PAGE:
Samuel and Saul were very different. Samuel loved the Lord. Saul didn't follow the command of the Lord (1 Samuel 13:14). Samuel was the kind of man the Church needs in its spiritual leadership today. He was committed to the priorities of prayer and God's Word - "It would be unthinkable for me to sin against the Lord by failing to pray for you. I will go on teaching you the way that is good and right" (1 Samuel 12:23). He called upon the people to "fear the Lord, and serve Him sincerely. He emphasized that they were to fear the Lord and serve Him with a deep sense of gratitude for all that He had done for them - "Consider the great things He did for you" (1 Samuel 12:24). As well as the word of command, grounded in the remembrance of grace, he also issued the word of warning: "But if you go on doing what is evil, you and your king will be wiped out" (1 Samuel 12:25). May God help us to be like Samuel - "speaking the truth in love."
1 Samuel 14:1-15:53
Saul enjoyed success as a military leader: "Wherever he turned, he was victorious" (1 Samuel 14:47). He was a failure as a spiritual leader: "Then the Lord spoke to Samuel, 'I regret that I made Saul king. He turned away from Me and did not carry out My instructions" (1 Samuel 15:10-11). God's Word of judgment was pronounced on Saul: "You rejected what the Lord told you. So the Lord rejects you as king of Israel" (1 Samuel 15:26).
1 Samuel 16:1-17:58
David was the one who chosen by God to be king: "Anoint him. He is the one" (1 Samuel 16:12). This was for the future. For the present, there was the challenge of Goliath. God's will had been made known to David. Now, through his victory over Goliath, the will of God would become clear to all the people. David's victory was really the Lord's victory: "I come to you in the Name of the Lord ... the Lord will hand you over to me ... The whole world will know that Israel has a God. Then everyone gathered here will know that the Lord can save without sword or spear, because the Lord determines every battle's outcome. He will hand all of you over to us" (1 Samuel 17:45-47).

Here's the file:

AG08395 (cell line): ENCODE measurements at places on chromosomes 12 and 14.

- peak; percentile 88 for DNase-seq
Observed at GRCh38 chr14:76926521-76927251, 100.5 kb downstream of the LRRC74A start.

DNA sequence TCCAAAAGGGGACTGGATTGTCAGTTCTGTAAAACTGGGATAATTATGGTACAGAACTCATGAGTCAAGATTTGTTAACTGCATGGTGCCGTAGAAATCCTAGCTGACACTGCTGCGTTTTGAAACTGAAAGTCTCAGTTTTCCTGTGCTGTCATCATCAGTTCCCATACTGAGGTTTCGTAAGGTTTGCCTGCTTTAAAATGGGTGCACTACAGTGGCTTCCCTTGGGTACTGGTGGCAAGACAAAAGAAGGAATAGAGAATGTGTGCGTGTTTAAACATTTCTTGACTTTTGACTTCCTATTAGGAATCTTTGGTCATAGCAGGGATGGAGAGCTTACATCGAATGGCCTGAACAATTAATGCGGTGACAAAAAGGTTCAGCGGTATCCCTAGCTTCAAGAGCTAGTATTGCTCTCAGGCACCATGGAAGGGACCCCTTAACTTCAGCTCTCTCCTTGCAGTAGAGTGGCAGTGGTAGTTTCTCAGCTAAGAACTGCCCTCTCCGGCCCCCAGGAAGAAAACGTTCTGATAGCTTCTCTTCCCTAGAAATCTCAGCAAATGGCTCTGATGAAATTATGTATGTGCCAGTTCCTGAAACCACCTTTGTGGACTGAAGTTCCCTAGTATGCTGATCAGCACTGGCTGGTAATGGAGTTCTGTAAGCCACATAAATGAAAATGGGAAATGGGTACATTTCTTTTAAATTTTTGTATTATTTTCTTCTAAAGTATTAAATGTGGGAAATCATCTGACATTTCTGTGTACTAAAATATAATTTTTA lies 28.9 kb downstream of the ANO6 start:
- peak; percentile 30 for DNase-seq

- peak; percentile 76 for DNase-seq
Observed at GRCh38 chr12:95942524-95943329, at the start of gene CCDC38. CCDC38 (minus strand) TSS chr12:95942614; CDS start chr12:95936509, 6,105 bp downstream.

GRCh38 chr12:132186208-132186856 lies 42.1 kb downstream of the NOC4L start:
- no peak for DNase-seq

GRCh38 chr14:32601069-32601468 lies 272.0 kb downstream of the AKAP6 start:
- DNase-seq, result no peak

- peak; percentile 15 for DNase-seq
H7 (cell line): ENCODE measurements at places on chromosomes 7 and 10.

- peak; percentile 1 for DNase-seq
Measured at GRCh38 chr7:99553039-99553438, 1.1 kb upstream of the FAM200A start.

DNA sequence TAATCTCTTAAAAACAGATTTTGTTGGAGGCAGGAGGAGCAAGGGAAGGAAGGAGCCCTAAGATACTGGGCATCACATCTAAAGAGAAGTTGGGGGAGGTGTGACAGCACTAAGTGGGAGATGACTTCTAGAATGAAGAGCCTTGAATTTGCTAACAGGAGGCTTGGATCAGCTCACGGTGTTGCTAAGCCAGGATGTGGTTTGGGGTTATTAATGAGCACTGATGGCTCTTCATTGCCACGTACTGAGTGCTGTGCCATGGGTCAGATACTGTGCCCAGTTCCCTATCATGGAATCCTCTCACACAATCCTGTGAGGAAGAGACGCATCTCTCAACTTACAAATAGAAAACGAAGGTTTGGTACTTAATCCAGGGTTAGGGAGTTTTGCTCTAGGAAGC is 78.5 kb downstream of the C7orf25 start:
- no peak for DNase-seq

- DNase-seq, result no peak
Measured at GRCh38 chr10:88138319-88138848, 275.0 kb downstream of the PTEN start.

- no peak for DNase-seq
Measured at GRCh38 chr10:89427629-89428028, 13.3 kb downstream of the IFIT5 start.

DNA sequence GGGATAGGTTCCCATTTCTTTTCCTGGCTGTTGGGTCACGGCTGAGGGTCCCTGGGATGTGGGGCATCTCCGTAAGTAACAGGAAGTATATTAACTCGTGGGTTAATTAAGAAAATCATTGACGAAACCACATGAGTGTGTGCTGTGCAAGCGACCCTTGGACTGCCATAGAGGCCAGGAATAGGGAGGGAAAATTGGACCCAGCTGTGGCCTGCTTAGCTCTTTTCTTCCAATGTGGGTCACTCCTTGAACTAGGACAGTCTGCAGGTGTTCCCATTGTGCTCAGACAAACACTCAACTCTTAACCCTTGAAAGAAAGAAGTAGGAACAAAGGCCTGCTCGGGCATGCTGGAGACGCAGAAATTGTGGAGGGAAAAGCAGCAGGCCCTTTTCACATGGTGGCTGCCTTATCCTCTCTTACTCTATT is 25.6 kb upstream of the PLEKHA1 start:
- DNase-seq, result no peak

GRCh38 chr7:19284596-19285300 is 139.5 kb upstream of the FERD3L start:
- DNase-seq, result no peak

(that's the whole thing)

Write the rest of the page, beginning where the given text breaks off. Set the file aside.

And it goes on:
1 Samuel 18:1-19:24
Here, we see the contrast between David and Saul. It is summed up in 1 Samuel 18:12 - "The Lord was with David but had left Saul." The sadness of this situation is summed up in 1 Samuel 18:29 - "Saul became David's constant enemy." The seriousness of this situation is summed up in 1 Samuel 19:10 - "Saul tried to nail David to the wall with his spear." Saul had been thinking about doing this for some time (1 Samuel 18:11).
1 Samuel 20:1-23:29
Jonathan's faithfulness to David arose from his love for him (1 Samuel 20:17). This is true of God - Because He loves us, He is faithful to us. The story of David runs parallel to the story of Saul. It highlights the continuous conflict between God and Satan. David was God's man. Saul had become Satan's man. God is sending His blessing. Satan is seeking to hinder God's blessing. This is the conflict we see in the story of David and Saul.
1 Samuel 24:1-26:25
The story of David and Saul is a story of two very different men. David recognized that the Lord was in control. Saul, on the other hand, was trying to keep himself in control. There is, here, a contrast between two very different attitudes to life - trusting the Lord and taking things into our own hands. We see David's attitude to the Lord in his response to Nabal (chapter 25) - "Blessed be the Lord, who defended me against the insults of Nabal and kept me from doing wrong. The Lord has turned Nabal's own wickedness back on him" (1 Samuel 25:39).
1 Samuel 27:1-31:13
Saul sinned against the Lord (chapter 28). God's judgment came upon Saul (chapter 31). In these final chapters, Saul is still king - but the chief emphasis is placed upon David. God's work is moving on. It does not stand still. God is looking to the future. Saul was yesterday's man. David was God's man for the future. We must move forward with God. He is leading us on to greater blessing.